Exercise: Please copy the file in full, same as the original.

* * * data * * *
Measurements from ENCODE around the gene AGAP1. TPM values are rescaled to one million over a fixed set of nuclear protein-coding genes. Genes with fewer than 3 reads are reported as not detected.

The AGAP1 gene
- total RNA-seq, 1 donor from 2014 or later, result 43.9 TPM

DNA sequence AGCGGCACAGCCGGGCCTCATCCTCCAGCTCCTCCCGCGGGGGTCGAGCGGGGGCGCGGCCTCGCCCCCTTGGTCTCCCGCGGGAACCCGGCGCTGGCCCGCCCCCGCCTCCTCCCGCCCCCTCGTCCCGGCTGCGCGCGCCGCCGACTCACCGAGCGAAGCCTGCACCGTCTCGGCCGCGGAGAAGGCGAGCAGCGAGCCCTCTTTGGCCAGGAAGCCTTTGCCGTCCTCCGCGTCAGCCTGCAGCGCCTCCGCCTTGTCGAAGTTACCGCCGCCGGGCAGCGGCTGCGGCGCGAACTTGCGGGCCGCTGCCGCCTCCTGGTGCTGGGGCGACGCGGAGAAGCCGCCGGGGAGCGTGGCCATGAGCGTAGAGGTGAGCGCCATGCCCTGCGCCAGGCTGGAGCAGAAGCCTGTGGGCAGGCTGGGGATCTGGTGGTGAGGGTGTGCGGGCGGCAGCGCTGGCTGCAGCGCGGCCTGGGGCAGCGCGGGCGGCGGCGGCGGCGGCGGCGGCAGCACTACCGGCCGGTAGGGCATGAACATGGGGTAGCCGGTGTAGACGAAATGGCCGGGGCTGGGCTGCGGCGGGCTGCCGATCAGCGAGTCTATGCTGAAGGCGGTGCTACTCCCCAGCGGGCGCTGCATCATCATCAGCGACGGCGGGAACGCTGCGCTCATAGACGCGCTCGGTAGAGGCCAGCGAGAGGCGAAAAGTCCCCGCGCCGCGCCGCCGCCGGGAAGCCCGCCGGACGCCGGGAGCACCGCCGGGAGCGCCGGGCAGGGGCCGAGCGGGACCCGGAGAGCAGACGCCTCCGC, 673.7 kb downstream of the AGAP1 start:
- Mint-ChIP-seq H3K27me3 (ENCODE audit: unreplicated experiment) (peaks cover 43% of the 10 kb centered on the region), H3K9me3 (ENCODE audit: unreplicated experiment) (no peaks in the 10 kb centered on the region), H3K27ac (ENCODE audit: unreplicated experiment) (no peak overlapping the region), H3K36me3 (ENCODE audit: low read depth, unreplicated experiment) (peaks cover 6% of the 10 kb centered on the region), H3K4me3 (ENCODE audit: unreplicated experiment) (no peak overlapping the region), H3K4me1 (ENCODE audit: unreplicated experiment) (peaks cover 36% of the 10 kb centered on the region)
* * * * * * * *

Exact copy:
Measurements from ENCODE around the gene AGAP1. TPM values are rescaled to one million over a fixed set of nuclear protein-coding genes. Genes with fewer than 3 reads are reported as not detected.

The AGAP1 gene
- total RNA-seq, 1 donor from 2014 or later, result 43.9 TPM

DNA sequence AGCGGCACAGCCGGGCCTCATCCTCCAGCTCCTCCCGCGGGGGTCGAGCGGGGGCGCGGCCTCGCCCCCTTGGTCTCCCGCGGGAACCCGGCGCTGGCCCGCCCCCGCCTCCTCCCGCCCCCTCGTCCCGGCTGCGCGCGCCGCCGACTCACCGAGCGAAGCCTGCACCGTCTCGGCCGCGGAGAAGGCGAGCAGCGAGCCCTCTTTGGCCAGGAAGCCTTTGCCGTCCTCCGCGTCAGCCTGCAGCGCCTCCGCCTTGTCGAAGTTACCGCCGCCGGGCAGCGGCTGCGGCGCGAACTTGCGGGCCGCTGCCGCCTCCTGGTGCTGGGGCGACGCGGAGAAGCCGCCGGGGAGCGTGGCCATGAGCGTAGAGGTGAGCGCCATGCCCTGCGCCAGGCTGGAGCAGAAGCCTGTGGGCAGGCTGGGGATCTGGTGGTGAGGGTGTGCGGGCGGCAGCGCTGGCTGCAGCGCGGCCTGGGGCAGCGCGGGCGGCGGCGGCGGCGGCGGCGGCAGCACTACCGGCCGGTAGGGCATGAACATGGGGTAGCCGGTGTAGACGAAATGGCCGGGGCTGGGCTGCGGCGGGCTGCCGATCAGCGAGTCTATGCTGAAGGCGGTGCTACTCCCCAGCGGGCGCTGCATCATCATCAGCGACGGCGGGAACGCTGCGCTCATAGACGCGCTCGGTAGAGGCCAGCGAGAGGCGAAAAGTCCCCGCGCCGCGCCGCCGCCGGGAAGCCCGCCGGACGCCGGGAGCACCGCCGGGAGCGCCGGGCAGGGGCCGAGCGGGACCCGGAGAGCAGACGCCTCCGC, 673.7 kb downstream of the AGAP1 start:
- Mint-ChIP-seq H3K27me3 (ENCODE audit: unreplicated experiment) (peaks cover 43% of the 10 kb centered on the region), H3K9me3 (ENCODE audit: unreplicated experiment) (no peaks in the 10 kb centered on the region), H3K27ac (ENCODE audit: unreplicated experiment) (no peak overlapping the region), H3K36me3 (ENCODE audit: low read depth, unreplicated experiment) (peaks cover 6% of the 10 kb centered on the region), H3K4me3 (ENCODE audit: unreplicated experiment) (no peak overlapping the region), H3K4me1 (ENCODE audit: unreplicated experiment) (peaks cover 36% of the 10 kb centered on the region)